Creating a welcoming, inclusive community in the classroom is one of the most important duties of a teacher. When students feel comfortable in the classroom, they can increase their grades, develop stronger social-emotional skills, and learn to be better friends. Here are tips and tricks for making sure every student feels welcome in your classroom!
Have a diverse classroom library
Authors of every background should be included on your shelf. Representation is important, especially to young students. It helps shape individual identity, teach tolerance and understanding, and makes us feel less alone. Books are one of the best ways to incorporate essential representation into your classroom, as it also helps your students further develop their reading skills!
“I wish my teacher knew…”
A writing prompt allowing students to anonymously tell you how they feel is a great way to have their needs heard. Some students may say lessons go too quickly, others may express difficulty at home, and some could simply want to tell you their favorite color. No matter the outcome, it’s an opportunity for your students to bring your attention to something they may not otherwise feel comfortable saying out loud.
Highlight personal progress in the classroom
Students often compare themselves to their peers and forget that they’re on their own academic journey. Remind them that learning means doing things wrong sometimes! While you’re helping your students, point out areas they’ve improved in by saying things like, “you didn’t get this last time, but it looks like you’re more comfortable with it now” to show that you notice their growth. You could even do weekly shoutouts to highlight your students’ strengths and the things they did well that week.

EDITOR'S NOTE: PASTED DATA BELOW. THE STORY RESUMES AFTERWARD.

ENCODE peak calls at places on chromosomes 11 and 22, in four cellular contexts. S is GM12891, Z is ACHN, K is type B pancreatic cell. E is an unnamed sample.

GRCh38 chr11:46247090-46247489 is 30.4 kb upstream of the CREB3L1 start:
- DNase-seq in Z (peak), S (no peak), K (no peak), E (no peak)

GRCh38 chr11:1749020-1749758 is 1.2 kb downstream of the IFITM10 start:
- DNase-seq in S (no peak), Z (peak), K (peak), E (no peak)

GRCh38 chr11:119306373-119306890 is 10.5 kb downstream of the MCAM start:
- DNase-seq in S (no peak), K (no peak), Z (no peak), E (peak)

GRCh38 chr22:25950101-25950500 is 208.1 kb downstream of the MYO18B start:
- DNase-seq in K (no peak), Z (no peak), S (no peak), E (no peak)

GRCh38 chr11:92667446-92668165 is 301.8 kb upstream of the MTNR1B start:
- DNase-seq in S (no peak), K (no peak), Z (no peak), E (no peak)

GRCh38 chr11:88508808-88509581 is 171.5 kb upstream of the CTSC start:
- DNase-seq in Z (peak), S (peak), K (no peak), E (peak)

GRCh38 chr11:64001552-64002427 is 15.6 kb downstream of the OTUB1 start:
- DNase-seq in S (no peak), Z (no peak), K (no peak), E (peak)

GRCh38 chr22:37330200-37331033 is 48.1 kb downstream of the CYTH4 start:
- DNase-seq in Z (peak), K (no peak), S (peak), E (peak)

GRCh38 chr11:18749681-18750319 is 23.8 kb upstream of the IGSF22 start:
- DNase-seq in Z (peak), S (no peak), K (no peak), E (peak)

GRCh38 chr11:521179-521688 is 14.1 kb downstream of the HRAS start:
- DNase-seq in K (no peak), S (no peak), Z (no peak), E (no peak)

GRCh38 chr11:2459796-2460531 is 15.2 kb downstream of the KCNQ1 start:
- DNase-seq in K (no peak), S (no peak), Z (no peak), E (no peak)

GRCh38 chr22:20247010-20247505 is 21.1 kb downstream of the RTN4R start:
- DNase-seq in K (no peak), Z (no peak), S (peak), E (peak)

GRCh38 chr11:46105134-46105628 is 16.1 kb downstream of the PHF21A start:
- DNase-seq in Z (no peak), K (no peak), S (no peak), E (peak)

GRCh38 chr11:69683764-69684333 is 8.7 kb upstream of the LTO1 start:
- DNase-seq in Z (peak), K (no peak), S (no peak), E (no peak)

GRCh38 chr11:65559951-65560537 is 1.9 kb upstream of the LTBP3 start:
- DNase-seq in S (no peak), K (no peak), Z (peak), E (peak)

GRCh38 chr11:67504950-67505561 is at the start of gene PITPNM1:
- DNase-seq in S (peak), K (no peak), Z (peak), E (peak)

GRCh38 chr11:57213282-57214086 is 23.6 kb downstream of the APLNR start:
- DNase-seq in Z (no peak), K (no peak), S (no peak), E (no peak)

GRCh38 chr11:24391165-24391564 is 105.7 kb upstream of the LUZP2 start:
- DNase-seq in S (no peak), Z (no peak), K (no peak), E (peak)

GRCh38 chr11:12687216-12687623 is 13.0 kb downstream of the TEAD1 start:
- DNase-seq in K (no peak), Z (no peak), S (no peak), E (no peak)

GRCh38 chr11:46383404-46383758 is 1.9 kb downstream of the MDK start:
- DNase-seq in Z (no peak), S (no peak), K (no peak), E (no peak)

Welcome your students with a classroom objective
On the first few days of school, make your mission statement clear. Tell your students that inclusion can only be fully achieved with their help–kindness, understanding, and empathy should be at the core of everything you do as a class. In addition, getting to know your students and allowing them to get to know you is one of the best things you can do to make them feel comfortable and safe in your classroom.
Practice social-emotional learning
Social-emotional learning focuses on being in tune with oneself and others around us. By building empathy and understanding through various exercises and activities, students will be better equipped to navigate stressful situations, whether it’s failing a test or having an argument with a friend.
Set a goal at the beginning of the month
At the beginning of each month, tell your students what the goal is for the next few weeks. For example, the goal for October could be to be a good friend. Have your students write down one way they think they could be a good friend that month and hang up everyone’s ideas on the bulletin board. Throughout the month, remind them of this collective goal. Finally, at the end of the month, re-visit the goal and have your students write one or more ways they were a good friend that month.